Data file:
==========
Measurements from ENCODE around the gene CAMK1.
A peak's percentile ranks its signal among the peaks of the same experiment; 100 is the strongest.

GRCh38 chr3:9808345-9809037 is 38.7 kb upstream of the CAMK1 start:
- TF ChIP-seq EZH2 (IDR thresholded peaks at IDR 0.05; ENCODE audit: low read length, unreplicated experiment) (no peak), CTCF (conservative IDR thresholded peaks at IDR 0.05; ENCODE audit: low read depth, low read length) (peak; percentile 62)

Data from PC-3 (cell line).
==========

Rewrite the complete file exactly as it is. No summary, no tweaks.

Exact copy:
Measurements from ENCODE around the gene CAMK1.
A peak's percentile ranks its signal among the peaks of the same experiment; 100 is the strongest.

GRCh38 chr3:9808345-9809037 is 38.7 kb upstream of the CAMK1 start:
- TF ChIP-seq EZH2 (IDR thresholded peaks at IDR 0.05; ENCODE audit: low read length, unreplicated experiment) (no peak), CTCF (conservative IDR thresholded peaks at IDR 0.05; ENCODE audit: low read depth, low read length) (peak; percentile 62)

Data from PC-3 (cell line).